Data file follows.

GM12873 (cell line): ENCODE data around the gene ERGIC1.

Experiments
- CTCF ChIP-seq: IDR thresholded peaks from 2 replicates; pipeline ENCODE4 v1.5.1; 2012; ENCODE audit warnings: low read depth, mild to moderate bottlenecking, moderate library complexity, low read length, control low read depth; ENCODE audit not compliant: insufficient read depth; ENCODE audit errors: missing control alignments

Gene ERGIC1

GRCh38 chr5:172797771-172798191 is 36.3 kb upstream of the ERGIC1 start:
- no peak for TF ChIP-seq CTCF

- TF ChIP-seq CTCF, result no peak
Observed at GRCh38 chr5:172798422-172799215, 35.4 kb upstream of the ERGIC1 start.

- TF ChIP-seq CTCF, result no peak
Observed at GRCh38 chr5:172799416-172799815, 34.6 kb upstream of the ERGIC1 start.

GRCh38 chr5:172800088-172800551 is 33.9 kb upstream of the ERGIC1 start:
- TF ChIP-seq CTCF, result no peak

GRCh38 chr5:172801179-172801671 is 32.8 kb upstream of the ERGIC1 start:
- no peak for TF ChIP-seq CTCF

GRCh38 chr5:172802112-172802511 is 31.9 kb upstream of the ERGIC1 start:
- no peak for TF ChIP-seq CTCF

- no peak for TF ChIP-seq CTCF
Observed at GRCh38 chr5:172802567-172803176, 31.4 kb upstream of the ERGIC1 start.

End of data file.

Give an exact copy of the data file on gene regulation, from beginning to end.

GM12873 (cell line): ENCODE data around the gene ERGIC1.

Experiments
- CTCF ChIP-seq: IDR thresholded peaks from 2 replicates; pipeline ENCODE4 v1.5.1; 2012; ENCODE audit warnings: low read depth, mild to moderate bottlenecking, moderate library complexity, low read length, control low read depth; ENCODE audit not compliant: insufficient read depth; ENCODE audit errors: missing control alignments

Gene ERGIC1

GRCh38 chr5:172797771-172798191 is 36.3 kb upstream of the ERGIC1 start:
- no peak for TF ChIP-seq CTCF

- TF ChIP-seq CTCF, result no peak
Observed at GRCh38 chr5:172798422-172799215, 35.4 kb upstream of the ERGIC1 start.

- TF ChIP-seq CTCF, result no peak
Observed at GRCh38 chr5:172799416-172799815, 34.6 kb upstream of the ERGIC1 start.

GRCh38 chr5:172800088-172800551 is 33.9 kb upstream of the ERGIC1 start:
- TF ChIP-seq CTCF, result no peak

GRCh38 chr5:172801179-172801671 is 32.8 kb upstream of the ERGIC1 start:
- no peak for TF ChIP-seq CTCF

GRCh38 chr5:172802112-172802511 is 31.9 kb upstream of the ERGIC1 start:
- no peak for TF ChIP-seq CTCF

- no peak for TF ChIP-seq CTCF
Observed at GRCh38 chr5:172802567-172803176, 31.4 kb upstream of the ERGIC1 start.